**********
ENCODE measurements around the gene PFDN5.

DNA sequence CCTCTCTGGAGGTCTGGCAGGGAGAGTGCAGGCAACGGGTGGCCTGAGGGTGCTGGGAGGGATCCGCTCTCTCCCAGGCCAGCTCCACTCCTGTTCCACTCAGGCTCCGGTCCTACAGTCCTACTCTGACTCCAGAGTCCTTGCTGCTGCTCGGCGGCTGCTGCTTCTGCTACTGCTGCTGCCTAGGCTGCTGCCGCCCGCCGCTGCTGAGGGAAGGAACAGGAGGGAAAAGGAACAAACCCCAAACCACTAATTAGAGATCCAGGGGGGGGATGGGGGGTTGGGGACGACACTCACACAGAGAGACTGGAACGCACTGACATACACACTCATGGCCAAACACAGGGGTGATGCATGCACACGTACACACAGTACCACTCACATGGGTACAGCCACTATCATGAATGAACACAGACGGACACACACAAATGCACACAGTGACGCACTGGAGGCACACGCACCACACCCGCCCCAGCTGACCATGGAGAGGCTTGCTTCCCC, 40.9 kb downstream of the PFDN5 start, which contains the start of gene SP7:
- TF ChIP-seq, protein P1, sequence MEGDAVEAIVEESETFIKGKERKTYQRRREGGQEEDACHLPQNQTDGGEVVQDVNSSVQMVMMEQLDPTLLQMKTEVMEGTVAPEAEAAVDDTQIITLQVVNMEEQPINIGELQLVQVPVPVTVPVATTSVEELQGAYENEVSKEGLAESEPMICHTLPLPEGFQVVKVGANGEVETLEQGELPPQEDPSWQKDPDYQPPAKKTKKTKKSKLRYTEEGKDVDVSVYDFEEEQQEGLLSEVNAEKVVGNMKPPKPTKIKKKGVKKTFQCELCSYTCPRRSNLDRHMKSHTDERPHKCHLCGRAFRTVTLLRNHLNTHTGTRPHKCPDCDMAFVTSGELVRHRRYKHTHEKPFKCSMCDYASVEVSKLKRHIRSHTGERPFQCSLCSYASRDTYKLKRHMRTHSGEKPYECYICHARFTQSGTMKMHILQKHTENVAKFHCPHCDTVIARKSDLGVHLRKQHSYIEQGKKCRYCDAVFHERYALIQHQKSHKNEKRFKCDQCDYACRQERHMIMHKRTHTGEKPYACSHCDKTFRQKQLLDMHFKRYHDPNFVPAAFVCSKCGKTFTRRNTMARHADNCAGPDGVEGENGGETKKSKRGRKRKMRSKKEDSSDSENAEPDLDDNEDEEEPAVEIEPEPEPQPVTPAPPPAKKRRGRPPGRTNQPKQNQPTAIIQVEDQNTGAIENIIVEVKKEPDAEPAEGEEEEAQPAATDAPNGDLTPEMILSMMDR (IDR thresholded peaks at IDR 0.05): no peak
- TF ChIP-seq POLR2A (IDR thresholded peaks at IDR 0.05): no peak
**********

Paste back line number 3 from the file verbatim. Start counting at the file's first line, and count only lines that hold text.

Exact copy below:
- TF ChIP-seq, protein P1, sequence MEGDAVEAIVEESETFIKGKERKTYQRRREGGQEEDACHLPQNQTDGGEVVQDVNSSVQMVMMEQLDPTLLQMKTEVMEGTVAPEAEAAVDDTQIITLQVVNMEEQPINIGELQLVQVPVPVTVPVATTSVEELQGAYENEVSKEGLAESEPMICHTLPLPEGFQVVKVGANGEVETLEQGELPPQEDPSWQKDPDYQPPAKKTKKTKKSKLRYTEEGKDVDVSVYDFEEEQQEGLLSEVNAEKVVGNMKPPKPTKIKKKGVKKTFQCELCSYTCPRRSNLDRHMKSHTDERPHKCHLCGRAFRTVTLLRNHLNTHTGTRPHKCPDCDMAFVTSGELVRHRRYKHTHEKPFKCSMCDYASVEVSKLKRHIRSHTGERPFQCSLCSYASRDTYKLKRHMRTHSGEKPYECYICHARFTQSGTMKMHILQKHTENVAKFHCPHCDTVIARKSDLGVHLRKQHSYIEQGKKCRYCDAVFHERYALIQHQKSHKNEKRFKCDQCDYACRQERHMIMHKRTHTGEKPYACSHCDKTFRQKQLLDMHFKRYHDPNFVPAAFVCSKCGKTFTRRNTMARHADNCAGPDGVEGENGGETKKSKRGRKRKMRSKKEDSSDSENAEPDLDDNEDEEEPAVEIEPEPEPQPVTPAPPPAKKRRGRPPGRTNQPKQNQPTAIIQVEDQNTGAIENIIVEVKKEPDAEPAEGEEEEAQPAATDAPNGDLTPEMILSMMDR (IDR thresholded peaks at IDR 0.05): no peak